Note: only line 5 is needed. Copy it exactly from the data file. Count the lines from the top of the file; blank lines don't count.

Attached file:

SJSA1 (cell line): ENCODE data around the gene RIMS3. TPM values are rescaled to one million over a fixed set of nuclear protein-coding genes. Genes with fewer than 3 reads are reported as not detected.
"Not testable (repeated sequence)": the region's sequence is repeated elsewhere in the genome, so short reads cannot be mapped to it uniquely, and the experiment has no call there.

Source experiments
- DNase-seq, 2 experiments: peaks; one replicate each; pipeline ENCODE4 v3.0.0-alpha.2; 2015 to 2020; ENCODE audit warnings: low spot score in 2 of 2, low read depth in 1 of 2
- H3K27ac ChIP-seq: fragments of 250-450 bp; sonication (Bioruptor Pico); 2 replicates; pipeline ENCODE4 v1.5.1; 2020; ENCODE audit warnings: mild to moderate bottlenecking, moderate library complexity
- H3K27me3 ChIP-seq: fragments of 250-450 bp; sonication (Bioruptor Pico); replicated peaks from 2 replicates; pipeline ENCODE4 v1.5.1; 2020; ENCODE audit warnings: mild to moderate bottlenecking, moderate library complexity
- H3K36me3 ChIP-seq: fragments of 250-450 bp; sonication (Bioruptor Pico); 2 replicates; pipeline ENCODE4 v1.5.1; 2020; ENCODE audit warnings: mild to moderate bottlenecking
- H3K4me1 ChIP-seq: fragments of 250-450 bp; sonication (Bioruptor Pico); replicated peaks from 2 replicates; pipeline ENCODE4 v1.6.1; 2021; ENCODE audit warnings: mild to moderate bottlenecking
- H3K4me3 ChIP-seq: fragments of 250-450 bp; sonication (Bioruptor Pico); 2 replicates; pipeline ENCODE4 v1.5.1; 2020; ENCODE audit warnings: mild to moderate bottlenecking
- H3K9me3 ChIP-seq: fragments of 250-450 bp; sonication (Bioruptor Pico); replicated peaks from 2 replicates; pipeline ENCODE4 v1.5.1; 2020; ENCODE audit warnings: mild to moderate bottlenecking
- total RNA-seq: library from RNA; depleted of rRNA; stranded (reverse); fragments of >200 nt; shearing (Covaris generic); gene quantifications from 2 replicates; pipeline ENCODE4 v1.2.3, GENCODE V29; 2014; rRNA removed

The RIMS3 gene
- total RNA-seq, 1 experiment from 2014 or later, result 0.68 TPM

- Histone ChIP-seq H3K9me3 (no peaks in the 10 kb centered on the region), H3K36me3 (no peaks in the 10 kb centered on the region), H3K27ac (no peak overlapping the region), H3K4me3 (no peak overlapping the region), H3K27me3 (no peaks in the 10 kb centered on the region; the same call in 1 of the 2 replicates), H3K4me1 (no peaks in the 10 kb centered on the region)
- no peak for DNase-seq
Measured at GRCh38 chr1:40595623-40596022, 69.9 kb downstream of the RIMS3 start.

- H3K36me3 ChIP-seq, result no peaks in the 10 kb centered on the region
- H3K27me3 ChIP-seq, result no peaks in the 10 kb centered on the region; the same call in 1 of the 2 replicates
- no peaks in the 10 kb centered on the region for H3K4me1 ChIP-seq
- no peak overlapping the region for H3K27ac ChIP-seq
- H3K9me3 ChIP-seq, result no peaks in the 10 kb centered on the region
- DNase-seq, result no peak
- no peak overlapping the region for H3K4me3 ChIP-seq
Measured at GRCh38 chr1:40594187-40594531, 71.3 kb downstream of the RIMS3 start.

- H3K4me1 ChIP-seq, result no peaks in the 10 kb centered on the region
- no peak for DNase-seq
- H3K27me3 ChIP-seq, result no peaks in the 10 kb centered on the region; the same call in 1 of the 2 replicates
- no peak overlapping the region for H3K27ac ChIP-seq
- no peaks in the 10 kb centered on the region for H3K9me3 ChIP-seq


- H3K27ac ChIP-seq: fragments of 250-450 bp; sonication (Bioruptor Pico); 2 replicates; pipeline ENCODE4 v1.5.1; 2020; ENCODE audit warnings: mild to moderate bottlenecking, moderate library complexity